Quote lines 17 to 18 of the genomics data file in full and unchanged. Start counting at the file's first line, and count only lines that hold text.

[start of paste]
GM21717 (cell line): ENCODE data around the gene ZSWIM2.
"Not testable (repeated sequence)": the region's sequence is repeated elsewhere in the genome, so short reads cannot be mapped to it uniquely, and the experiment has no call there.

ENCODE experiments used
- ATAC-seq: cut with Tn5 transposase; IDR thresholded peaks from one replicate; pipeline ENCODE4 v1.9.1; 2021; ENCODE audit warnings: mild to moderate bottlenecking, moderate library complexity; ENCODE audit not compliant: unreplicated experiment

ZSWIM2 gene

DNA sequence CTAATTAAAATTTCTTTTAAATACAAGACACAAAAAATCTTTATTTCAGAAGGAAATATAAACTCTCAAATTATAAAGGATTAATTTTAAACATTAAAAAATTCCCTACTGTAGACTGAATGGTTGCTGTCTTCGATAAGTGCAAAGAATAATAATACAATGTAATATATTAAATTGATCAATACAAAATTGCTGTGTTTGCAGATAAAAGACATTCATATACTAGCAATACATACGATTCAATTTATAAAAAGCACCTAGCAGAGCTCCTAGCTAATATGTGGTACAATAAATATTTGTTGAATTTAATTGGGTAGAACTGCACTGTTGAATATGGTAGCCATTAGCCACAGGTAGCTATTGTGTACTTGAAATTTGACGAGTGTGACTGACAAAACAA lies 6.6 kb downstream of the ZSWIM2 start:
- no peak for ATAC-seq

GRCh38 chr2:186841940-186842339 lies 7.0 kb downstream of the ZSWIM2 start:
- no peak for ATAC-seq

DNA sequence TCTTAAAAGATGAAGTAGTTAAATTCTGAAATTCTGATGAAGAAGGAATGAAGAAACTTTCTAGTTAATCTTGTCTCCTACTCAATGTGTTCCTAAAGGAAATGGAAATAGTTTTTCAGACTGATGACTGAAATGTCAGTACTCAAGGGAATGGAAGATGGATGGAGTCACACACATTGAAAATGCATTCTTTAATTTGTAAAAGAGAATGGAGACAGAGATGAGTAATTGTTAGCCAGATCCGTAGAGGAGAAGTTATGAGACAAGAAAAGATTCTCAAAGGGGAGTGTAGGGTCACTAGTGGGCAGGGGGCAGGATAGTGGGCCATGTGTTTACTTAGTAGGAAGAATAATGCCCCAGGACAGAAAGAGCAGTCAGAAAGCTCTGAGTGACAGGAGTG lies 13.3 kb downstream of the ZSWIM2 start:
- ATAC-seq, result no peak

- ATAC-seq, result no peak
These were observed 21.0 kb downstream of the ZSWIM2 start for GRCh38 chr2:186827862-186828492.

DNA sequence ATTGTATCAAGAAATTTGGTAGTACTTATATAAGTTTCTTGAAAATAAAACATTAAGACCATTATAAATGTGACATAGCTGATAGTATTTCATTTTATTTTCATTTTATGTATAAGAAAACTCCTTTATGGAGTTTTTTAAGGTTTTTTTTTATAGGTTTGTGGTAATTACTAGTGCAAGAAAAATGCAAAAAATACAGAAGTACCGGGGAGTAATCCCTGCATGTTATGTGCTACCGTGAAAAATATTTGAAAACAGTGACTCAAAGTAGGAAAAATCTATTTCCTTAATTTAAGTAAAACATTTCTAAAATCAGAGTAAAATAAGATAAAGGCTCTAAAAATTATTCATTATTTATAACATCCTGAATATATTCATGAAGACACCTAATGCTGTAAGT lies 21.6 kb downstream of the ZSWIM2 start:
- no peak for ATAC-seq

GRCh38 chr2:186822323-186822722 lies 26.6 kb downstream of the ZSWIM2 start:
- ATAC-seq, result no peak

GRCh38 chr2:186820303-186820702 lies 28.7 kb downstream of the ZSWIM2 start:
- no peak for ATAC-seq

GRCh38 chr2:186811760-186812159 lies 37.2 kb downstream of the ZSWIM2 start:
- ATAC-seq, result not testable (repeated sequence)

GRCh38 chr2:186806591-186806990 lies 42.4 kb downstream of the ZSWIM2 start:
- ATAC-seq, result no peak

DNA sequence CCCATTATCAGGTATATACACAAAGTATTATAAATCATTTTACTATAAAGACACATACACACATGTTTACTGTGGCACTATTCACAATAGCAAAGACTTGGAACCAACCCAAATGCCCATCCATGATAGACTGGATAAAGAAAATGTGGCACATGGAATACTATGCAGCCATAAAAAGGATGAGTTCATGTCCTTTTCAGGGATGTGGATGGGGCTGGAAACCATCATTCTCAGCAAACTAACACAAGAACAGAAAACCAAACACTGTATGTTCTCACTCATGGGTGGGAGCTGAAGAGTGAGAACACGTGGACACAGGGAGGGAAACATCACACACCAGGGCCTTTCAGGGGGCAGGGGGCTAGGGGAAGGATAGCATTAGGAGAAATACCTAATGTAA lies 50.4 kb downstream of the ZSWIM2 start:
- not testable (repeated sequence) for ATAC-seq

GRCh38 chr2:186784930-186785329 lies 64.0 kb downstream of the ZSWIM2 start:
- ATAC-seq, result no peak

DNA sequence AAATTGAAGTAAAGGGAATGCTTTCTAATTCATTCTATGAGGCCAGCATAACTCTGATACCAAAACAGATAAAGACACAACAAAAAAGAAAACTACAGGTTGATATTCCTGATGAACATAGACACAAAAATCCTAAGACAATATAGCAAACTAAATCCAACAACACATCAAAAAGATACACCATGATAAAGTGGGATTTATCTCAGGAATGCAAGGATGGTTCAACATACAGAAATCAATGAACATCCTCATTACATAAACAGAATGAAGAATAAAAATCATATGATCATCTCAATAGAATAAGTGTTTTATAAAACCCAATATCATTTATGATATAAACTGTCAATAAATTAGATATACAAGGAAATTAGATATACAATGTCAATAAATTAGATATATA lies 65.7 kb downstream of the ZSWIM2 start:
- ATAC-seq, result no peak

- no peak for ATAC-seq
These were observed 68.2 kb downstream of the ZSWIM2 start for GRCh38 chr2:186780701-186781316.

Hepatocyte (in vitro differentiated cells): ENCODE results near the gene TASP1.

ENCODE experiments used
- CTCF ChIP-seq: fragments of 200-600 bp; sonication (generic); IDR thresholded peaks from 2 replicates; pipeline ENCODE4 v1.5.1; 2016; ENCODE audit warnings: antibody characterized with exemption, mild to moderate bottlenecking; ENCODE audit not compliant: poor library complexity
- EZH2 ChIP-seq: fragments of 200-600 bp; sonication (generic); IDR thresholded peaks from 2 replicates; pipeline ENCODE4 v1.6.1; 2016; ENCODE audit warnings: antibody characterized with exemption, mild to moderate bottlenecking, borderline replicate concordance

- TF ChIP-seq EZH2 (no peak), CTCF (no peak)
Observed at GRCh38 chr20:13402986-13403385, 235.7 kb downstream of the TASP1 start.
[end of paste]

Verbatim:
- ATAC-seq, result no peak

GRCh38 chr2:186820303-186820702 lies 28.7 kb downstream of the ZSWIM2 start: